As Medicare Turns 50, It’s Time to Grow the Program

by on July 30, 2015 · 0 comments

in Civil Rights, Economy, Election, Health, History, Life Events, Politics

LBJ sign medicare

LBJ signing Medicare legislation, July 30, 1965. Truman – in black – looks on. Mrs. Johnson – in blue – and Mrs Truman – in yellow – stand behind their husbands while VP Humphrey grins. (wikipedia)

It’s As American As Apple Pie

By Doug Porter

On July 30, 1965 President Lyndon Johnson signed legislation creating the Medicare program. After more than five decades of failed attempts dating back to President Theodore Roosevelt, at least some Americans were eligible for coverage under a federal health insurance program.

Today more than 54 million people are covered by Medicare. It’s far from perfect, but it’s a damn sight better than the alternatives being proposed by the GOP. In fact, many of the problems facing medicare can be addressed by e x p a n d i n g the program, an idea gaining currency nationally.

Registered nurses are leading the way, with actions in over 25 U.S. cities July 30th to honor Medicare and Medicaid’s 50th anniversary with a National Day of Action celebrating the theme, “Medicare is as American as Apple Pie.” (The nearest local action is in LA) They’re calling on policy makers to protect, improve, and expand Medicare to cover all Americans with a single standard of quality care not based on ability to pay.

50 Years of Health Care

Medicare was created in lieu of national health insurance programs covering every person in the United States, like the one proposed by President Harry S. Truman in 1945.

From the Harry S. Truman Library:

President Truman’s health proposals finally came to Congress in the form of a Social Security expansion bill, co-sponsored in Congress by Senators Robert Wagner (D-NY) and James Murray (D-MT), along with Representative John Dingell (D-MI). For this reason, the bill was known popularly as the W-M-D bill. The American Medical Association (AMA) launched a spirited attack against the bill, capitalizing on fears of Communism in the public mind. The AMA characterized the bill as “socialized medicine”, and in a forerunner to the rhetoric of the McCarthy era, called Truman White House staffers “followers of the Moscow party line”.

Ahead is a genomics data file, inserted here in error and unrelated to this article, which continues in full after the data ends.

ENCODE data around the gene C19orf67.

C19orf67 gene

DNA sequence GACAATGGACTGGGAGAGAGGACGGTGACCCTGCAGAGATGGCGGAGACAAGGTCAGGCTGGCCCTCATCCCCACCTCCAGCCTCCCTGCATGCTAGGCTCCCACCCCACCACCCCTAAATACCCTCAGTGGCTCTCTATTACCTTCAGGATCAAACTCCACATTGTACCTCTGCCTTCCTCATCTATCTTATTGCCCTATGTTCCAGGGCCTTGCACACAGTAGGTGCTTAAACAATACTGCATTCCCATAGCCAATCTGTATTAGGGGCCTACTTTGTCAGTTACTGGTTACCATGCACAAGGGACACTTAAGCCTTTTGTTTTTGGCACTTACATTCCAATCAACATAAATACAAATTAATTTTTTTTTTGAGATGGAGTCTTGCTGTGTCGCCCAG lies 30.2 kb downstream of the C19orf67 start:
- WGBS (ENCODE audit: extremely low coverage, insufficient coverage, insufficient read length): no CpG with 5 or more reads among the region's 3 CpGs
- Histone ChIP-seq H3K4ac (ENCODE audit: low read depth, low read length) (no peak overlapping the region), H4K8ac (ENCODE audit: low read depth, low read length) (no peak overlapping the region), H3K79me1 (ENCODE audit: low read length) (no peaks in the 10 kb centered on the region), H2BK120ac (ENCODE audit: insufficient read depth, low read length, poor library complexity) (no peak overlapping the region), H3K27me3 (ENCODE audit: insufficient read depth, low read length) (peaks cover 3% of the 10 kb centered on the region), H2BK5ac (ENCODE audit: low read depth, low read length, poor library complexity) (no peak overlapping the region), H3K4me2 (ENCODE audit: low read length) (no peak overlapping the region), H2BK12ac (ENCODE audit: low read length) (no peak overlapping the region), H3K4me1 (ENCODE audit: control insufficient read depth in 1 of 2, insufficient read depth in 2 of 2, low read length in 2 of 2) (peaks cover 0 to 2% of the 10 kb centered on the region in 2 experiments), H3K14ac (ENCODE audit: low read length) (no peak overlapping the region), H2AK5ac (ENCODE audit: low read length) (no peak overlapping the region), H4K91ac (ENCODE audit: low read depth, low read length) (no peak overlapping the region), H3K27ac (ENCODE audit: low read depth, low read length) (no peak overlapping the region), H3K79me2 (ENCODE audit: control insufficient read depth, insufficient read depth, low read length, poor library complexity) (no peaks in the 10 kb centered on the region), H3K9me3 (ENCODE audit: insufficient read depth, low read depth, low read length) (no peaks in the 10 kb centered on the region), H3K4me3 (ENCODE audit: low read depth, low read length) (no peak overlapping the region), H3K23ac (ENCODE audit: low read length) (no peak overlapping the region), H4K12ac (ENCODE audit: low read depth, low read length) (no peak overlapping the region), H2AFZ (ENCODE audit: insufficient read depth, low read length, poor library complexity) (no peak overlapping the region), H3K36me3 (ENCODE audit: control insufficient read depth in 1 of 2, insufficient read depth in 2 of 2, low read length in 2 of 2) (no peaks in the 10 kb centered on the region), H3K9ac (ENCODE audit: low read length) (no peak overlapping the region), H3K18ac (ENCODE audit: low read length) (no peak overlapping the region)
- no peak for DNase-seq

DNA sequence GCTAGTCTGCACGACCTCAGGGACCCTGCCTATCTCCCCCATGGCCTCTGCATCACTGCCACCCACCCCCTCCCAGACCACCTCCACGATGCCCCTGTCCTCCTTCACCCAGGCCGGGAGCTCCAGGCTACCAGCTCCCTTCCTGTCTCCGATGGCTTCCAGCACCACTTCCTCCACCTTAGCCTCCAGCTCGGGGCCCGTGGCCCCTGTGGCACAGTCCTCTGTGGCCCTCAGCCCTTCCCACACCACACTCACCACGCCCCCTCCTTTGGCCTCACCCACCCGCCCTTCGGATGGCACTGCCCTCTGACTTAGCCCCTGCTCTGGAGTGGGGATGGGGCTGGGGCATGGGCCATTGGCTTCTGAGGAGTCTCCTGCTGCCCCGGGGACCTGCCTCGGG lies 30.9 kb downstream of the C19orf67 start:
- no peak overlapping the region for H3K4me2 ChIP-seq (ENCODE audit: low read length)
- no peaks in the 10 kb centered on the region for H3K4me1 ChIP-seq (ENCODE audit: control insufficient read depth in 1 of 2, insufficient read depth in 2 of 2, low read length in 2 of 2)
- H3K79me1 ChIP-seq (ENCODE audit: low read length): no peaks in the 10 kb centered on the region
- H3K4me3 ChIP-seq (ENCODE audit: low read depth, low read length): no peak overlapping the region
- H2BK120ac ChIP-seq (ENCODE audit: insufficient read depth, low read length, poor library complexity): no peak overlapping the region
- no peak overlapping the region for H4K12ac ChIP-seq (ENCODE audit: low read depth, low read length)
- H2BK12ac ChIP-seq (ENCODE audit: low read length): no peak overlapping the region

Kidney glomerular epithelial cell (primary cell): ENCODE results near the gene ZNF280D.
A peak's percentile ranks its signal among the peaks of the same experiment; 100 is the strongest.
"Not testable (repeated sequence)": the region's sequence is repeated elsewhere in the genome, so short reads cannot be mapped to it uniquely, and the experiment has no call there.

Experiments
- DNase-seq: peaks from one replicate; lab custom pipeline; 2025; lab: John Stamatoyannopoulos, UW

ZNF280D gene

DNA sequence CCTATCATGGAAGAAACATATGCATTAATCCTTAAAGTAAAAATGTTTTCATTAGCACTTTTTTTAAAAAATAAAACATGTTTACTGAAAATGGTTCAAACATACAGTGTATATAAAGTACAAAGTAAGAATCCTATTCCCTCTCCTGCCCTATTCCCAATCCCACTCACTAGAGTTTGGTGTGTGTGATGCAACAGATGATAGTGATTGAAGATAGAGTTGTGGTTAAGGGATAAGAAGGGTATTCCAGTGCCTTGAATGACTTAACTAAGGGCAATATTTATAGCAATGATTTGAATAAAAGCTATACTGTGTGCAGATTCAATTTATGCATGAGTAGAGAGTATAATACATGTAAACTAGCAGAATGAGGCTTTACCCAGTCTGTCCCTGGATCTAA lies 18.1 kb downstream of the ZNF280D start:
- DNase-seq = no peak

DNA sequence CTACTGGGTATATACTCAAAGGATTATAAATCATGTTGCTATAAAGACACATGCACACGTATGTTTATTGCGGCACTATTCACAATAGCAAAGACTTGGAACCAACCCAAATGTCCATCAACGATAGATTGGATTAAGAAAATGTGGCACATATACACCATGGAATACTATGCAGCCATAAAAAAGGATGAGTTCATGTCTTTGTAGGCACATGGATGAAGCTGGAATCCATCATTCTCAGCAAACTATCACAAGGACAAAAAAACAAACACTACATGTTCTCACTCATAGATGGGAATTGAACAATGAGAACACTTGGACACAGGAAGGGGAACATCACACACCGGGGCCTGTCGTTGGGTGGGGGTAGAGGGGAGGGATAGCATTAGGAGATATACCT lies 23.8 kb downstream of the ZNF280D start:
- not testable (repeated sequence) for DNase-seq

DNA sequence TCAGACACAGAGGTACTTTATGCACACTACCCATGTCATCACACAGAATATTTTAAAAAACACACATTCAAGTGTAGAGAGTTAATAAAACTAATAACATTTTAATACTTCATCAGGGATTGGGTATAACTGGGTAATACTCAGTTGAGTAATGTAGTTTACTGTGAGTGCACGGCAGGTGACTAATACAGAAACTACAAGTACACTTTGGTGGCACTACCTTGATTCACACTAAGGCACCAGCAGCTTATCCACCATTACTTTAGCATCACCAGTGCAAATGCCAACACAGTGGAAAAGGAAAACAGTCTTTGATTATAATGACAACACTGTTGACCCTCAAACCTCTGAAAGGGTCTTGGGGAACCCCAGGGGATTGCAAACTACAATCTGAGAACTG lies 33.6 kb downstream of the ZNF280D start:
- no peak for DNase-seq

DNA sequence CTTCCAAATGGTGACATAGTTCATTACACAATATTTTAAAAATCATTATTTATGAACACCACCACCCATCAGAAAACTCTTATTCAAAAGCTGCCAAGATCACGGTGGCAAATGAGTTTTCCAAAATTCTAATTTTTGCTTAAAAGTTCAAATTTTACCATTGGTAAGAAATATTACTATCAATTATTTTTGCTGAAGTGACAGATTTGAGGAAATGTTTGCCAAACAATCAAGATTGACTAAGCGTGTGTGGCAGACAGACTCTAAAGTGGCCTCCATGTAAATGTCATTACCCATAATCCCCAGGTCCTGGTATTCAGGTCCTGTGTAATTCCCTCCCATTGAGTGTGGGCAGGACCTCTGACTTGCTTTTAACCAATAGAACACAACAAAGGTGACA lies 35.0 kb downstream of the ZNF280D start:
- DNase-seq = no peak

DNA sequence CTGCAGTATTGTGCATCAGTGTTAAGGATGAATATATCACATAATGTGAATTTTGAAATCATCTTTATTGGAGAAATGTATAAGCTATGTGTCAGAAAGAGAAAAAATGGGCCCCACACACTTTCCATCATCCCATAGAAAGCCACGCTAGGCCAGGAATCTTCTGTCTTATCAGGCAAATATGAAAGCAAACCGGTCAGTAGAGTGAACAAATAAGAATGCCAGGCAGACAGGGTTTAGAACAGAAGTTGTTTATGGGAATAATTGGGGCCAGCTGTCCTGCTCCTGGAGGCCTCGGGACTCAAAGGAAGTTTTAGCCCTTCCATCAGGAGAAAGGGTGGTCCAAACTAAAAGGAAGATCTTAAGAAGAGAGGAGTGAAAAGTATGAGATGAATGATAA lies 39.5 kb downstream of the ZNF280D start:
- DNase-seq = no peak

As John Wilkens pointed out in a Union-Tribune article looking back (and forward) on Medicare:

In truth, the idea predated Truman. It was raised in the early 1900s, after similar “social insurance” programs were adopted in Europe. Then World War I happened, and the Russian Revolution of 1917, and anything seen as potentially socialist was viewed with suspicion. A vote in California on public health insurance lost by a 2-1 margin. A bill in New York passed the Senate but not the Assembly. The movement collapsed.

The Great Depression revived it. President Franklin Roosevelt appointed a committee to study ways to provide “economic security” for the nation’s most vulnerable citizens, and out of that Social Security was born in 1935.

It’s also important to remember Medicare led to the racial integration of medicine by making payments to health care providers conditional on desegregation. In 1964, about 50 percent of seniors were uninsured, according to the Center for American Progress. Today only 2 percent are uninsured, thanks to Medicare..

The GOP Plan, or Lack Thereof

Republican orthodoxy these days holds that the program needs to go away, to be replaced by block grants or vouchers. We’re told by their pet prognosticators the system is headed for bankruptcy, that it will swallow up the federal budget. And we’re supposed to not remember the past, when these ideologues opposed the program and spewed innumerable falsehoods in their quest to block it.

Despite the blusterings of GOP candidates like Jeb Bush, the GOP strategy towards Medicare has been to chip away at the program whenever possible. Back in June the party leadership tried to trim $950 million from Medicare as part of the horse trading over a deal giving President Obama fast-track authority to approve trade agreements.